Based on Table 6, the participants tended to have high risk aversion and low loss aversion, meaning if faced with choice between certain and uncertain outcomes, the participants tended to select certain outcomes. Meanwhile, in the loss averse scenario, the participants tended to dare to take decision, showing low loss aversion.

Table 6
Risk Averse and Loss Averse Category
  Risk Averse Loss Averse
  High Low High Low
Gender
Male
Female
 147
119
 136
98
 146
102
 137
115
Total 266 234 248 252

Independent t-test

Participants’ entrepreneurial intention based on risk aversion and loss aversion characteristic is shown in Table 7. Based on table 7, participants with low risk aversion and low loss aversion had higher entrepreneurial intention than participants with high risk aversion and high risk aversion.

Table 7
Entrepreneur Intention Based on Risk Aversion and Loss Version Characteristic
Description Risk Averse Loss Averse Entrepreneurial intention
Entrepreneurship Intention 0.00* 0.00*  
Gender 0.521 0.310 0.147
Age 0.00* 0.022*  

Discussion

This study showed that risk aversion and loss aversion determined entrepreneurial intention. The present study was the first to study students’ entrepreneurial intention by considering risk and loss aversions using experimental method. The result of this experimental study confirmed a number of studies in developing countries by survey method, including Sandhu et al. (2011) on risk aversion and failure avoidance inhibiting students in Malaysia from being entrepreneurs, Koh (1996) in Hongkong, Wang and Wong (2004) in Singapore.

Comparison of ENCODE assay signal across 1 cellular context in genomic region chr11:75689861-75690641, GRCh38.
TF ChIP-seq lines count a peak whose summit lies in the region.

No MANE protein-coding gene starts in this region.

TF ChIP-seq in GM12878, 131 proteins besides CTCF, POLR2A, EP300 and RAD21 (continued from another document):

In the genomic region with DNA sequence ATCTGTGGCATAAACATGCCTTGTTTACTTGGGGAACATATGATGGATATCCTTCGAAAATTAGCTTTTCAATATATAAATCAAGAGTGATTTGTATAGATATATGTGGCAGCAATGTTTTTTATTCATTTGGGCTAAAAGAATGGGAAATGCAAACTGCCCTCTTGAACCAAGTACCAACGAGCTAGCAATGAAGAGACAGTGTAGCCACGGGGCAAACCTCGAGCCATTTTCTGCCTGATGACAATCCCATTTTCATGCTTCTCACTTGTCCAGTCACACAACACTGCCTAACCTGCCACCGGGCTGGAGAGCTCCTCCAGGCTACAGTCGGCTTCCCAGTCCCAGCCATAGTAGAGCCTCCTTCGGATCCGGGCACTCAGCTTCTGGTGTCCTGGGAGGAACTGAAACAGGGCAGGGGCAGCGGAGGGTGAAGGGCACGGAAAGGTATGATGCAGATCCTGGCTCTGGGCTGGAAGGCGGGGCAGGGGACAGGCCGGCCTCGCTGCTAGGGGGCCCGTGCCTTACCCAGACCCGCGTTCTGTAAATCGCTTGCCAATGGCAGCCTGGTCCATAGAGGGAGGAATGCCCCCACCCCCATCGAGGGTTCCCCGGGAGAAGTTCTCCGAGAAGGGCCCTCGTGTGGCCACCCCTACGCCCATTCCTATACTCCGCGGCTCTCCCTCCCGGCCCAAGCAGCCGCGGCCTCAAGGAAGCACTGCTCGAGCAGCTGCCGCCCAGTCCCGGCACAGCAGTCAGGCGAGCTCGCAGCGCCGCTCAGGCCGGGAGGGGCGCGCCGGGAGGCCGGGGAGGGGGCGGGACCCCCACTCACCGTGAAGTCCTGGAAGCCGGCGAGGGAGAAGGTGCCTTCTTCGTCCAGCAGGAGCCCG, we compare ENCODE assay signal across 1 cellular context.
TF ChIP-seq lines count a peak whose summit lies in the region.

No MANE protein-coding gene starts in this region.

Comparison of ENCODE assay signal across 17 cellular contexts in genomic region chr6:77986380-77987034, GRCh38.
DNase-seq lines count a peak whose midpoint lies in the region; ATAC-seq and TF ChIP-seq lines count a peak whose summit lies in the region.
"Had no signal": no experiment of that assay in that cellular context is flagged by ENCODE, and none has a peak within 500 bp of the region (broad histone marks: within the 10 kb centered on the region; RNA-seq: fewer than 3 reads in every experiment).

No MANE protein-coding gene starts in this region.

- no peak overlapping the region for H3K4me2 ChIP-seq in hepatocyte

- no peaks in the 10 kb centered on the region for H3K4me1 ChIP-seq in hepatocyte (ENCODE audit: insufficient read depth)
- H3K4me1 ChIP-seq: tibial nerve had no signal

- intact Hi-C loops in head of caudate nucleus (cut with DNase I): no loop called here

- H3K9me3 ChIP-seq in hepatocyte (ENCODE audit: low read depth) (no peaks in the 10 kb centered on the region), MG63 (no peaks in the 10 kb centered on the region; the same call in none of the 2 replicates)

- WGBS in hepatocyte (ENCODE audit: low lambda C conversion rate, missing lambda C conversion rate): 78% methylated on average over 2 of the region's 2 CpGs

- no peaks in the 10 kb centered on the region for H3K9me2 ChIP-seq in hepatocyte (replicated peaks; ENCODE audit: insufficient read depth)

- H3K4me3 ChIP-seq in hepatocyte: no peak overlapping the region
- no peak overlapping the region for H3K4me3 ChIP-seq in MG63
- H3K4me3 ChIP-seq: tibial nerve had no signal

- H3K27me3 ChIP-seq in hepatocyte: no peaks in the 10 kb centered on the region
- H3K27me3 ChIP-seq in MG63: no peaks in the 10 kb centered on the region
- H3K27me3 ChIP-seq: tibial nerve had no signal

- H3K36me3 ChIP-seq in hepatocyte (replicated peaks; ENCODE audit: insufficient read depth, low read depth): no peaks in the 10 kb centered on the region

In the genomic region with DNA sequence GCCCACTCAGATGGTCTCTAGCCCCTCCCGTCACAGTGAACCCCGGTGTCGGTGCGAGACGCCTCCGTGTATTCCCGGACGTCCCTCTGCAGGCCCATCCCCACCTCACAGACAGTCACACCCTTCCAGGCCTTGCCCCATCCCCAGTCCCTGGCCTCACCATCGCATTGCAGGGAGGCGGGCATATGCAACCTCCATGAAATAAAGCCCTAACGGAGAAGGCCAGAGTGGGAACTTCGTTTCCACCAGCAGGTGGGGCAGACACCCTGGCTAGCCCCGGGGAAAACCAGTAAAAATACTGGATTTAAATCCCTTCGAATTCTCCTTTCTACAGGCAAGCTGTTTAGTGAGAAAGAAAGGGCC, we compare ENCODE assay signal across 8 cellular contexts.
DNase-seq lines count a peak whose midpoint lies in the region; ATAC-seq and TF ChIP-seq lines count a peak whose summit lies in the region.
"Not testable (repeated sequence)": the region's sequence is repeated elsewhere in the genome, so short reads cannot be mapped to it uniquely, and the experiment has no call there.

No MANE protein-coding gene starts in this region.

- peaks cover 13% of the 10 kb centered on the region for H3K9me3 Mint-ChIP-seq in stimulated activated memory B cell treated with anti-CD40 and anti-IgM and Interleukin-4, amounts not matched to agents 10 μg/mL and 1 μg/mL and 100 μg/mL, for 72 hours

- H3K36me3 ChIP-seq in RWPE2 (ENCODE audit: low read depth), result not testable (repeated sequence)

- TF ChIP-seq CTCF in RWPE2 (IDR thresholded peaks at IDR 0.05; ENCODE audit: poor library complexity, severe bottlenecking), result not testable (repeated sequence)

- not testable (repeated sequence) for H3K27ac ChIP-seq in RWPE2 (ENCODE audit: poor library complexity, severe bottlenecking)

The present study also supported the conclusion of (Morgan & Sisak, 2015) that the bigger the afraid of failure, the lower the entrepreneurial intention. The relation between loss averse and entrepreneurial intention was based on business cycle that when one fears loss, they won’t start something with uncertain result.

Entrepreneurs always learn from what they do and previous experiences (Davidsson & Honig, 2013), and risk can be minimized by knowledge and understanding. The present study suggested entrepreneurship education emphasizes learning by doing, because by learning by doing students as future entrepreneurs will have knowledge and understanding so that they’re able to recognize the risk levels of business opportunities. The importance of experience for entrepreneurs is revealed Wennberg et al. (2010).